The graphic novel I chose to investigate is “Dog Man” by Dav Pilkey. It’s children’s comic and was specifically chosen because of this. I was curious to see if these examples of closure and time frames existed in comics meant for children, and not just more advanced graphic novels. When skimming through the book, I these pages jumped out at me. Dac Pilkey takes advantage of the movement of pages under the reader’s control, directing the reader to “Remember, Flip only page 43. Be sure you can see the picture on 43 AND the one on page 45 while you flip”. To a child this is a fun way that lets you ‘play’ with your book, but from my perspective, learning what I have from Scott McCloud, this use of closure brings the readers focus between two panels simultaneously. For this trick to work however, serious viewer participation is required. If one simply read through the graphic novel, they would flip the page onto a blank page 44 and miss the action of the dog being thrown into the air.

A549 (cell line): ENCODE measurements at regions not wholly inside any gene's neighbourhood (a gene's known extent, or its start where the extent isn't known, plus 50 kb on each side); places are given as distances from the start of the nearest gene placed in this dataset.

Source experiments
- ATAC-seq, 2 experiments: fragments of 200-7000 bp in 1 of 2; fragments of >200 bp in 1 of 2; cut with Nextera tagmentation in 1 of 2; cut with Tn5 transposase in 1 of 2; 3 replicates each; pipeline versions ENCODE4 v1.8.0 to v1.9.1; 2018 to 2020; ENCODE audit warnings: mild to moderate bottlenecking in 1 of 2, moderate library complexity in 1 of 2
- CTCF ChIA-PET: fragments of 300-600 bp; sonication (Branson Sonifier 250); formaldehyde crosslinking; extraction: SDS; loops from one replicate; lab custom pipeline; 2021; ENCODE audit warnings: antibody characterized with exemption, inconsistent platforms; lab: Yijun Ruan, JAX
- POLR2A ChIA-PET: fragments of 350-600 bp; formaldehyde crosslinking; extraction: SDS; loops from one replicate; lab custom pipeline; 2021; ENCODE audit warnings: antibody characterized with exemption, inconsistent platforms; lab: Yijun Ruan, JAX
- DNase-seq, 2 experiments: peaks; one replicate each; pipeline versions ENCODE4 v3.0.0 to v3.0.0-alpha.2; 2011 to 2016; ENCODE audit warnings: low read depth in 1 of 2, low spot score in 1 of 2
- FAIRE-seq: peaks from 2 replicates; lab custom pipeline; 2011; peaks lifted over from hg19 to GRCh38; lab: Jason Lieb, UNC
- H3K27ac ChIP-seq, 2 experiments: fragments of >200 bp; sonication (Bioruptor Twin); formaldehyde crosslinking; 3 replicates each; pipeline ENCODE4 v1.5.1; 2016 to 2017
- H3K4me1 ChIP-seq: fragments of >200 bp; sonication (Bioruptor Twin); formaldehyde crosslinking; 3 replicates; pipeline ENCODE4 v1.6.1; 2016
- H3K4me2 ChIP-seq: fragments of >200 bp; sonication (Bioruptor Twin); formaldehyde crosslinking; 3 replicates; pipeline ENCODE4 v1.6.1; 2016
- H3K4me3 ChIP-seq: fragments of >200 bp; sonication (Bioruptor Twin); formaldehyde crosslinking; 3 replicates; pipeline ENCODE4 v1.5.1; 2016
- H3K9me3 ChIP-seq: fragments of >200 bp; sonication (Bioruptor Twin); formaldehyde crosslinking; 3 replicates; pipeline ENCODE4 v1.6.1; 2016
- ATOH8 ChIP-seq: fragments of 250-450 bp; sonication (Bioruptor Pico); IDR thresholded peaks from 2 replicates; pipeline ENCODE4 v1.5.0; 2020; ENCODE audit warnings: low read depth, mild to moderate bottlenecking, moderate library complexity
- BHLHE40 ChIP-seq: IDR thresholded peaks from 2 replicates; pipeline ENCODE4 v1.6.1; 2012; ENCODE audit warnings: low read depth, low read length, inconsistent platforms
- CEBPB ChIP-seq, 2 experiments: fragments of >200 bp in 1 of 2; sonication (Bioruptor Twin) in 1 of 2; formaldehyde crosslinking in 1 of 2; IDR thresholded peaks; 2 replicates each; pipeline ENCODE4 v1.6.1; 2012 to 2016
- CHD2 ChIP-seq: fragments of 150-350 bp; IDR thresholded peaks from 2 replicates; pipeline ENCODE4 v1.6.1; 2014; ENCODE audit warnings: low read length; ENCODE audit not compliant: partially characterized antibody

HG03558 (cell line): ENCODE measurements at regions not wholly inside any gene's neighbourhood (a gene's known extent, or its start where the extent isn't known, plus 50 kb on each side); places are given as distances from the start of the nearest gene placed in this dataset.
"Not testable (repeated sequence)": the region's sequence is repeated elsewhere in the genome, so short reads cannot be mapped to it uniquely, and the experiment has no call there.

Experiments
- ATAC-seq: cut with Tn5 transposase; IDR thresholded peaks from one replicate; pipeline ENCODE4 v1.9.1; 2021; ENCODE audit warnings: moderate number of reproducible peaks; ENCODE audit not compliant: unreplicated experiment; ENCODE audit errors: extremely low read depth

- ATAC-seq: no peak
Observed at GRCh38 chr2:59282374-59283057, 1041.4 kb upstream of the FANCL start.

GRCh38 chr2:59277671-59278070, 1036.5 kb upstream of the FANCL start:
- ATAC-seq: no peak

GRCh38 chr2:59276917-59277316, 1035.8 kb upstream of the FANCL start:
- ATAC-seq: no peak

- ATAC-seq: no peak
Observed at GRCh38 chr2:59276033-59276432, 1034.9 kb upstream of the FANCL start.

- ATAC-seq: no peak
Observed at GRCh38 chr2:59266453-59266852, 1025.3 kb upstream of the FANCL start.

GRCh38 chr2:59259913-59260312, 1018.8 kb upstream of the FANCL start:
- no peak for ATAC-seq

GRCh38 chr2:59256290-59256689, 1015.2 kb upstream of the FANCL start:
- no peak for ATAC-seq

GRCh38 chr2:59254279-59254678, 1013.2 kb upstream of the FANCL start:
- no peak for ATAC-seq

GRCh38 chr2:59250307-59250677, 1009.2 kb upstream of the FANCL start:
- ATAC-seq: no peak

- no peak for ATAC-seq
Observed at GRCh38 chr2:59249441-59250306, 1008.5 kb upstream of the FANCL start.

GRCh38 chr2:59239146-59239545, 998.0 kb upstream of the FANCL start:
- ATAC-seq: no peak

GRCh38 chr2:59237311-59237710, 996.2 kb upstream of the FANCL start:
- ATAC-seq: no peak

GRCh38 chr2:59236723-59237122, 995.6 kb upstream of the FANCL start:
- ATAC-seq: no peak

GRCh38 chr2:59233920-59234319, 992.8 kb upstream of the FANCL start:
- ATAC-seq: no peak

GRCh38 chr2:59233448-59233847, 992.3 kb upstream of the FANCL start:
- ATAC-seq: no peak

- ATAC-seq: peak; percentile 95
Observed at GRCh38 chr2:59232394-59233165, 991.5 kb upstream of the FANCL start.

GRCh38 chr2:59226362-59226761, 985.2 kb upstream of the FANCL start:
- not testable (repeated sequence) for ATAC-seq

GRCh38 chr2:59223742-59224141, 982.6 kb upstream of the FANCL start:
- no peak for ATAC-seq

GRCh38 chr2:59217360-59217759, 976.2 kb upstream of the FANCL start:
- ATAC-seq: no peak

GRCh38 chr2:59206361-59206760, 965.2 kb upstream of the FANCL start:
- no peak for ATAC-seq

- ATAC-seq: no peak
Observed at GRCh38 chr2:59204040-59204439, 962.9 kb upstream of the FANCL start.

The following image, depicting page 137 of Dav Pilkey’s “Dog Man”, has an interesting use of Subject to Subject, as described my Scoot McCloud: “A subject-to-subject transition changes the subject, whilst staying within the same scene or idea”. Petey the Cat is seen in the same slumbering animations throughout all 5 panels, as random zany actions are occurring around him. He’s just trying to get home unbothered, but all these things are happening around him but he ignores them all. We can see he is slowly moving down the street and not standing still, as maybe 5 seconds pass in each gutter and he eventually reaches his secret lab. Subject-to-subject seems to be the most common panel transition within the book, but the stagnation of Petey the Cat within this page caught my attention.